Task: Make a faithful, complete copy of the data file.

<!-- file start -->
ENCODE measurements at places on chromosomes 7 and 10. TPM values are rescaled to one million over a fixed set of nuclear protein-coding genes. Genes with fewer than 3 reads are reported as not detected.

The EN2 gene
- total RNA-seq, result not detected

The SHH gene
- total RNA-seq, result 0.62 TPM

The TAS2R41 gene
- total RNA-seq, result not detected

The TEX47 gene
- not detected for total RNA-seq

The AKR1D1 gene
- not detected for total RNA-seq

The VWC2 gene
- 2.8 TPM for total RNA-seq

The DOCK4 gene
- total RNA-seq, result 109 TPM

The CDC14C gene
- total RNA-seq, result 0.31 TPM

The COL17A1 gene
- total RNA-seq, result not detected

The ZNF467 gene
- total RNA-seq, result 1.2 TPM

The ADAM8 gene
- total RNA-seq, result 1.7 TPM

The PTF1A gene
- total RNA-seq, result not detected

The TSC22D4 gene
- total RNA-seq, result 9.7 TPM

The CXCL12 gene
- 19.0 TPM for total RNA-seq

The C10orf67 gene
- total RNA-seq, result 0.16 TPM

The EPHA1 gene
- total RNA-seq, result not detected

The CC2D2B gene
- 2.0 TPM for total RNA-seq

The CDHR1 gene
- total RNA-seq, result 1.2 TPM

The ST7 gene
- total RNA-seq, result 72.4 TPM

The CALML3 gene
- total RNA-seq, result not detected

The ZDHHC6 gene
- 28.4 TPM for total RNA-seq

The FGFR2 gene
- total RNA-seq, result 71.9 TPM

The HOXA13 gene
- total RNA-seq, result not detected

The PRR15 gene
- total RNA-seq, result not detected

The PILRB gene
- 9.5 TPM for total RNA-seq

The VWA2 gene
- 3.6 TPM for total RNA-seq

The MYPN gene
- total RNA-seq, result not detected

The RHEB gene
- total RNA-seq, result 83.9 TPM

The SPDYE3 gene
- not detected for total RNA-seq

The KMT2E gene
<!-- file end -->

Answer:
ENCODE measurements at places on chromosomes 7 and 10. TPM values are rescaled to one million over a fixed set of nuclear protein-coding genes. Genes with fewer than 3 reads are reported as not detected.

The EN2 gene
- total RNA-seq, result not detected

The SHH gene
- total RNA-seq, result 0.62 TPM

The TAS2R41 gene
- total RNA-seq, result not detected

The TEX47 gene
- not detected for total RNA-seq

The AKR1D1 gene
- not detected for total RNA-seq

The VWC2 gene
- 2.8 TPM for total RNA-seq

The DOCK4 gene
- total RNA-seq, result 109 TPM

The CDC14C gene
- total RNA-seq, result 0.31 TPM

The COL17A1 gene
- total RNA-seq, result not detected

The ZNF467 gene
- total RNA-seq, result 1.2 TPM

The ADAM8 gene
- total RNA-seq, result 1.7 TPM

The PTF1A gene
- total RNA-seq, result not detected

The TSC22D4 gene
- total RNA-seq, result 9.7 TPM

The CXCL12 gene
- 19.0 TPM for total RNA-seq

The C10orf67 gene
- total RNA-seq, result 0.16 TPM

The EPHA1 gene
- total RNA-seq, result not detected

The CC2D2B gene
- 2.0 TPM for total RNA-seq

The CDHR1 gene
- total RNA-seq, result 1.2 TPM

The ST7 gene
- total RNA-seq, result 72.4 TPM

The CALML3 gene
- total RNA-seq, result not detected

The ZDHHC6 gene
- 28.4 TPM for total RNA-seq

The FGFR2 gene
- total RNA-seq, result 71.9 TPM

The HOXA13 gene
- total RNA-seq, result not detected

The PRR15 gene
- total RNA-seq, result not detected

The PILRB gene
- 9.5 TPM for total RNA-seq

The VWA2 gene
- 3.6 TPM for total RNA-seq

The MYPN gene
- total RNA-seq, result not detected

The RHEB gene
- total RNA-seq, result 83.9 TPM

The SPDYE3 gene
- not detected for total RNA-seq

The KMT2E gene